# Does “50/50 chance of.. . ” convey information?

I distinctly remember the professor in the undergrad introductory systems & control course saying that "when weather forecasters say there's a 50% chance of precipitation, they are conveying no information".

At the time (freshman) I didn't know Shannon or Kolmogorov but it struck me as a strange comment, after all, if true, why bother reporting the numbers in the first place?

More recently, in Itzhak Gilboa's Theory of Decision under Uncertainty I found the comment, p.25:

First, if we have a random variable X on [0, 1], and we know nothing about it, we cannot assume that it has a uniform distribution on [0, 1] and pretend that we made a natural choice.

So even though the uniform distribution is the maximum entropy distribution (eg among binomial distributions, {rain,no rain}), doesn't saying 50/50 chance convey more information than not knowing the distribution at all?

I'm 50% sure some will vote to close this question, but note I'm not asking for a quantification of how much more (if any) information, but rather just a binary yes/no, which should be within the realm of mathematics.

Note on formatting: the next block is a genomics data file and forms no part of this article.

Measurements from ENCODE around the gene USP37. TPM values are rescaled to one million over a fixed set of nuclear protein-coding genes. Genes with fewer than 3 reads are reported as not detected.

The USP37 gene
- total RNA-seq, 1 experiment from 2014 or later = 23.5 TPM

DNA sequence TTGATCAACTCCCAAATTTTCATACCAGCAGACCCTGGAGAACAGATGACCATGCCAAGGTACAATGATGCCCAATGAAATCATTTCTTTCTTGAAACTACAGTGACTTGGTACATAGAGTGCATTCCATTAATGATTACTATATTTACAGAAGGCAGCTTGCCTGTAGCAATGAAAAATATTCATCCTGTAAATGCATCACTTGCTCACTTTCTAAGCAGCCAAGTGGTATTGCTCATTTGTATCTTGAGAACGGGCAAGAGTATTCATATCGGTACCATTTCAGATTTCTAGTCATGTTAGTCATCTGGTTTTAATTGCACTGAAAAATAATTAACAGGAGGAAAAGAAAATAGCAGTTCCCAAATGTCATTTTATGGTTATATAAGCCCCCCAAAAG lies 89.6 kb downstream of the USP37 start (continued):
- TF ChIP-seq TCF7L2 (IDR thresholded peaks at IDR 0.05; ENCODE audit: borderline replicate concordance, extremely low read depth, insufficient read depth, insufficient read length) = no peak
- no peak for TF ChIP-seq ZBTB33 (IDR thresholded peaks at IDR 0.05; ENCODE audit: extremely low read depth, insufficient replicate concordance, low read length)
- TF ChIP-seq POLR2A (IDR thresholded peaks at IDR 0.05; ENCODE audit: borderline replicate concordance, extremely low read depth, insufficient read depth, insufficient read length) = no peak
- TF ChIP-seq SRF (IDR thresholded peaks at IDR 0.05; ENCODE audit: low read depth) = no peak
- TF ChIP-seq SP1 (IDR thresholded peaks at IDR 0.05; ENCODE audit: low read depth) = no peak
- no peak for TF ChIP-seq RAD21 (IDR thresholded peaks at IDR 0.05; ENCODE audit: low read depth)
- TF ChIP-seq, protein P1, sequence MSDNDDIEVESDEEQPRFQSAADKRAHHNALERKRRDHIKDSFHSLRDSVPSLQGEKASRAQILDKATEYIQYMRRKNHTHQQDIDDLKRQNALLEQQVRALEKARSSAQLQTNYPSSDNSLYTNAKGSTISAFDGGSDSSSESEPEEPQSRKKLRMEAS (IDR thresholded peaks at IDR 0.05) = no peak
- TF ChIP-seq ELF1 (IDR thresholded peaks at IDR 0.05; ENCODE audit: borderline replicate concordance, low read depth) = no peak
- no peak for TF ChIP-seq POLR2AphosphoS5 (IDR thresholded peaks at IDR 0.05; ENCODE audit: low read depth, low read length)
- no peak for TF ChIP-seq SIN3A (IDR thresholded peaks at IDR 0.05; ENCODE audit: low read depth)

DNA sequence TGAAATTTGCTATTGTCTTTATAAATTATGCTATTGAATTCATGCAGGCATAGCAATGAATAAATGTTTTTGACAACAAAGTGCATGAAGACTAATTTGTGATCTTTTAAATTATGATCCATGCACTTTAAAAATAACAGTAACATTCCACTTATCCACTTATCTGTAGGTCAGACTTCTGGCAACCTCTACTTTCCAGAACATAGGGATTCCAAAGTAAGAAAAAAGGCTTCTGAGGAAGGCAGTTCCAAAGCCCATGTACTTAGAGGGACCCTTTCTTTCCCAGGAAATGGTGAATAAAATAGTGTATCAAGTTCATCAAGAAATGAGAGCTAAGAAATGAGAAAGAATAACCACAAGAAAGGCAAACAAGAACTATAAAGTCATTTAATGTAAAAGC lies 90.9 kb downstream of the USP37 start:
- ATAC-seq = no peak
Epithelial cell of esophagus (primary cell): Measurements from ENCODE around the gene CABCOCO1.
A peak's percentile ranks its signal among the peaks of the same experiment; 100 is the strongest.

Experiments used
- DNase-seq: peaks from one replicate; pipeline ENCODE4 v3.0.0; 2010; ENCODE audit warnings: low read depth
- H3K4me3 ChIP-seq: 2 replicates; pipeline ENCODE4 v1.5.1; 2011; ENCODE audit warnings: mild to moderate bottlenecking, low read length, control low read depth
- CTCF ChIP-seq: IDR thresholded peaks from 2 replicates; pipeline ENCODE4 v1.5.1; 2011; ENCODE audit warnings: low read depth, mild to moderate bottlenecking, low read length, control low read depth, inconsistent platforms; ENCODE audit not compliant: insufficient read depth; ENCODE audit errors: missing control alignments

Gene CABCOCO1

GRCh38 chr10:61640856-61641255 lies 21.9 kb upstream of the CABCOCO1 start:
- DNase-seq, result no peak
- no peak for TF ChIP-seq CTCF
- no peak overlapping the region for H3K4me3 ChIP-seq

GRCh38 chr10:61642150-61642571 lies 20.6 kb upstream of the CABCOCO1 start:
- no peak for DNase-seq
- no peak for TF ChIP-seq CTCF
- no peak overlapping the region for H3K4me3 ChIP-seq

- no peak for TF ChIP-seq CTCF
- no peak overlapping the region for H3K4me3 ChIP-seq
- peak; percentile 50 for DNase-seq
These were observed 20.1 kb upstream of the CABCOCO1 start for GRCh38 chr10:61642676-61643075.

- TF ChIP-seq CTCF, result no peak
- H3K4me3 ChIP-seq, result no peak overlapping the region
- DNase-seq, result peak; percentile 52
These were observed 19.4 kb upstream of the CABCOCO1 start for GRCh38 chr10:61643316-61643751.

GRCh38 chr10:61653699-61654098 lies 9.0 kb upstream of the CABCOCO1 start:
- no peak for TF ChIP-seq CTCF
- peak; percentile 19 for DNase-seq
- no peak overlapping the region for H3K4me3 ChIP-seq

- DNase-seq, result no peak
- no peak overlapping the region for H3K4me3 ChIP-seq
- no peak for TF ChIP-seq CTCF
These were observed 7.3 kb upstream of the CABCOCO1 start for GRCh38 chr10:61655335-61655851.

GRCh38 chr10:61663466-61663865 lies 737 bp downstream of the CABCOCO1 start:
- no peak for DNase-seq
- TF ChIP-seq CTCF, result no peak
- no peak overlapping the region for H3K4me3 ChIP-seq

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If somebody tells me there's a 50% chance of rain, I take an umbrella with me. Without that information, I assume the usual distribution (based on experience) in which there is a much smaller chance of rain, and I leave the umbrella at home. – Brett Frankel Feb 8 '13 at 3:44
@BrettFrankel, ok but maybe you don't live in Seattle? – alancalvitti Feb 8 '13 at 4:02
I find it as a valid question. What principle of indifference says is that if no information is known, then assign uniform probabilities to the (disjoint) events. So in this angle what your professor said looks correct. On the other hand @BrettFrankel's point also seems valid. Isn't there a contradiction here? – Kumara Feb 8 '13 at 4:12
@Kumara The difference is that, in the absence of the weatherman's report, I make other assumptions about the distribution. – Brett Frankel Feb 8 '13 at 4:17
@alancalvitti If I lived in Seattle, I'd be less inclined to bring an umbrella if there were only a 50% chance of rain. – Brett Frankel Feb 8 '13 at 4:18

It does convey information- you must take conditional probability into account. Suppose that I have some information $I$, and that in general the probability of a certain point having rain is $P(R)$. What the weatherman is giving is $P(R|I)$, the probability of rain given the information. It could be that $P(R)=0.1$, while the $P(I)=0.1$, $P(I|R)=0.5$- then by Bayes rule $P(R|I)=\frac{P(I|R)P(R)}{P(I)}=\frac{0.5*0.1}{0.1}=0.5$, which is rather a lot more information than simply knowing that $P(R)=0.1$.